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Republic Day and other musings

opinionRepublic Day and other musings

The splendour of the Republic Day parade cannot be exaggerated. The setting is breathtaking.

Heads of state and government seldom voluntarily retire. Most hold on to the job even if they are in poor health or too old.
Jawaharlal Nehru should have retired after he had a stroke on 6 January 1964, at the AICC session at Bhuvaneshwar. He neglected his deteriorating health and died on 27 May 1964 in his 75th year.
I could give several other examples of leaders convincing themselves of their immortality.
Joseph Stalin was General Secretary of the Communist Party of the USSR from 1922 to 1953, when he died in mysterious circumstances. For the last few years of his life he was a stricken man, if not a semi-invalid. Neither his doctors, nor any member of the Politburo had the courage to approach him during his illness.
New Zealand Prime Minister, Jacinda Ardern shocked her country and the world by her decision to resign. Had she not she would have been re-elected in October. Prime Minister Ardern became a world figure. A gunman targeted a mosque, 51 people killed and 40 injured in 2019 in Christchurch. She swiftly changed the gun laws. She won a second term in October 2020. Of her resignation she said, she “had no more in the tank”. She added, “…Politicians are human. We give all that we can, for as long as we can, and then it is time. And for me it is time.” She is in her early 40s.
India’s top wrestlers—30 of them, young girls and youthful men—have been protesting in bitter cold against the unacceptable conduct of the president of the Wrestling Federation of India, Brij Bhushan Sharan Singh, a sitting Member of Parliament. He has held the post for 13 years. His TV performance on Thursday must have done him much harm. He was seen twice slapping a young man. He also said he would not resign.
The lady wrestlers have complained of “sexual harassment”. The well-being of the wrestlers is of paramount importance. “Wrestling is India’s most successful individual Olympic sport. It deserves better”, wrote a leading newspaper in its centre page.
The energetic Sports Minister should act soon to address the grievances of the wrestlers. It will take some doing as Brij Bhushan Sharan Singh is an influential Member of Parliament and a well-known UP politician.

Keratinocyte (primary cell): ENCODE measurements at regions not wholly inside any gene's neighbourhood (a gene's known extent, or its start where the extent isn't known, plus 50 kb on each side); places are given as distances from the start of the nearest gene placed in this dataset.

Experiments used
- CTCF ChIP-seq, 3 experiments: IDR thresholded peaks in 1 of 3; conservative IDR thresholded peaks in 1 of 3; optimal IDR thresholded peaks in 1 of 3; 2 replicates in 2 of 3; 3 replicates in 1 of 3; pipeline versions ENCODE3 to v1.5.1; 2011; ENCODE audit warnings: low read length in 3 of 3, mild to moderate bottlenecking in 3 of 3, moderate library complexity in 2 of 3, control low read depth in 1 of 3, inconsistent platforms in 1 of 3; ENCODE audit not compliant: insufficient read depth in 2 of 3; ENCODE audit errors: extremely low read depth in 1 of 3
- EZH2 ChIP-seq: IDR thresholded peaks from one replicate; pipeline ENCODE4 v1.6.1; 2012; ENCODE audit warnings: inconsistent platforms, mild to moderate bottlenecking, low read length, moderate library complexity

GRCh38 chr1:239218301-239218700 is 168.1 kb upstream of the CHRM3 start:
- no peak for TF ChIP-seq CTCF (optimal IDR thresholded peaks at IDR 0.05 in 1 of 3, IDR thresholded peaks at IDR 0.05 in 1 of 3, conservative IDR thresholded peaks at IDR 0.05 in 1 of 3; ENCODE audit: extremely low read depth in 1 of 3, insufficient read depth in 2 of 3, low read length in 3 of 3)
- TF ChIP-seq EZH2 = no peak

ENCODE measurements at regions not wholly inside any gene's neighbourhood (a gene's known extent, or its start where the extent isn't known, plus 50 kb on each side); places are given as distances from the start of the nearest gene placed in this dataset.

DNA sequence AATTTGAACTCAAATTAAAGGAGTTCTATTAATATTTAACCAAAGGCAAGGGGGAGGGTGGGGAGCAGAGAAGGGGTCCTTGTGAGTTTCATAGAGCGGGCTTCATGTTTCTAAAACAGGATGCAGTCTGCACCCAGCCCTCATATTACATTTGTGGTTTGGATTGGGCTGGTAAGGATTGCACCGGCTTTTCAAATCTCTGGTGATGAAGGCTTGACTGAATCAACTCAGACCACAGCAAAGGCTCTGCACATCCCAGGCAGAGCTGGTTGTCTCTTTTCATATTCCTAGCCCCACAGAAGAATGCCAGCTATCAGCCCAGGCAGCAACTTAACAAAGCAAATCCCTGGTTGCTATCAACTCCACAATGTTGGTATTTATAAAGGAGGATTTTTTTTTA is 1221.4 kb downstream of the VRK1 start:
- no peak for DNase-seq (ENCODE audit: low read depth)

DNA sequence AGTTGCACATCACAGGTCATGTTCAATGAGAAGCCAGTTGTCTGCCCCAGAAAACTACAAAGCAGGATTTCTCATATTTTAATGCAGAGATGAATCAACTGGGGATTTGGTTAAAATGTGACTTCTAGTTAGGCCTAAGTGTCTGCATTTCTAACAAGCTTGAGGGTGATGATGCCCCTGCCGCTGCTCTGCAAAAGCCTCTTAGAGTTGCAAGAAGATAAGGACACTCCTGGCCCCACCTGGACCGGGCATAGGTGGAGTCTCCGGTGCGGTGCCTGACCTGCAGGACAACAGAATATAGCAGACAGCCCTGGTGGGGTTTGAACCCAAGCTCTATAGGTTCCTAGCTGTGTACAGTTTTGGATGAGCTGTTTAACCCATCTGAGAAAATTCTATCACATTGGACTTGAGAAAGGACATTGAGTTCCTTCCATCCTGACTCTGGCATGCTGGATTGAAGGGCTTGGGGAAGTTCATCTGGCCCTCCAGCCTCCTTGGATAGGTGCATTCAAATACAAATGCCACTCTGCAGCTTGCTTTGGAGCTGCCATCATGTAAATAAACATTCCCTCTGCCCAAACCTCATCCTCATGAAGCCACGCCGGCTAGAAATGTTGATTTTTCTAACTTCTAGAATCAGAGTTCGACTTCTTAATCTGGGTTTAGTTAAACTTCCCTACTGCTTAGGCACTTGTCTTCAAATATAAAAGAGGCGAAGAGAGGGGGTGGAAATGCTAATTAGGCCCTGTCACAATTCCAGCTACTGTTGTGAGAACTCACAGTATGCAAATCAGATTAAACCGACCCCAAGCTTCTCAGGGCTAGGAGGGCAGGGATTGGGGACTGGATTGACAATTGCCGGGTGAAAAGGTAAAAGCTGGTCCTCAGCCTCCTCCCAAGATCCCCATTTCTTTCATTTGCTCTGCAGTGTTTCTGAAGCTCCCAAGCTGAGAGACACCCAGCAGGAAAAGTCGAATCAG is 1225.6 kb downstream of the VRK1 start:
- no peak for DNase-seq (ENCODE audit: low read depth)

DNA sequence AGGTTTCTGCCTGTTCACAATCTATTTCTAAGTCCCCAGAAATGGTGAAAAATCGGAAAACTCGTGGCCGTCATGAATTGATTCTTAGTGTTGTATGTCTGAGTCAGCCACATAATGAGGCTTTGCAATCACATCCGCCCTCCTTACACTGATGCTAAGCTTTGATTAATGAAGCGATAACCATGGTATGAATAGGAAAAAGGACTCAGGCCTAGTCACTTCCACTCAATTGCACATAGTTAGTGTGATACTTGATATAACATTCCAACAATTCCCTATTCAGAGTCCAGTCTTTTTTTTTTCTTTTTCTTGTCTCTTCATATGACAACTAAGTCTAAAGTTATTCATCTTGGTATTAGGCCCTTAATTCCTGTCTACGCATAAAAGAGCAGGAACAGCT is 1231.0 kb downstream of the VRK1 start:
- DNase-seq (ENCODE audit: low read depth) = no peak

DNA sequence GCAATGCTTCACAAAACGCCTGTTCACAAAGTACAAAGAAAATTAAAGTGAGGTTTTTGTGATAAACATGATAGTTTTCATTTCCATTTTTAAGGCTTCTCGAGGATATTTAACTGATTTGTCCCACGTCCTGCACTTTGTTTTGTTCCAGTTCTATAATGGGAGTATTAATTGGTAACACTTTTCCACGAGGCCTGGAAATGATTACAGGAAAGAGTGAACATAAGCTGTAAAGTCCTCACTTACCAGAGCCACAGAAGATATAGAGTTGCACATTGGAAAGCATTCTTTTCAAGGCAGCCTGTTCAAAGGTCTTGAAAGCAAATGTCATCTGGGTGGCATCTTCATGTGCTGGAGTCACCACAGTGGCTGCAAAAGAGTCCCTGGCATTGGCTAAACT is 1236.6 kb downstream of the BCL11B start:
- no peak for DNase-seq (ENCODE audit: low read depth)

Republic Day is round the corner. The day has a special significance. On this day 73 years ago, India became a Republic. Few outside India gave India a chance for democracy surviving more than a few years. Winston Churchill was one of them. He called Gandhi, Nehru, Patel, Rajaji and other Congress leaders “men of straw”.
In 1942, President Roosevelt asked Churchill to make meaningful steps to accept India’s demands for ending British Raj in the country. Churchill told the US President that he would resign if pushed further by the US President. “I have not become the First Minister of the King to preside over the liquidation of the British Empire.” Five years later the British Indian Empire was indeed liquidated.
The splendour of the Republic Day parade cannot be exaggerated. The setting is breathtaking. This year’s Guest of Honour is President Sisi of Egypt. The Rashtrapati Bhawan, North and South Blocks, Parliament House and India Gate were built between 1920 and 1930.
Mercifully, Shastri and Vigyan Bhawans are to be pulled down, so also the hideous Ministry of Defence, built in the 1950s.
The British monarchy is confronted with a strange problem. One of its members, the erratic and unpredictable Prince Harry has written a book (it has sold 3.2 million copies in a month) which is highly critical of the monarchy. He may have made a lot of money, but he is in the Royal doghouse. He has let the Firm down. The British royal family is privately called the Firm.
On Friday evening nearly one hundred former Stephanians met for dinner at the Taj Palace hotel. I was the chief guest, being the senior most ex-Stephanian. Almost all had taken to golf. The annual golf tournament was over. I was asked to speak first. I related this story.
In 1950, King Tribhuvan of Nepal came to Delhi, Nehru invited the King for lunch. The first three courses were without any conversation. Finally the King asked Prime Minister Nehru if he played golf. “Not yet your Majesty. I am only 62 years old”, was Nehru’s witty reply. In those days golf was considered a game for old men.

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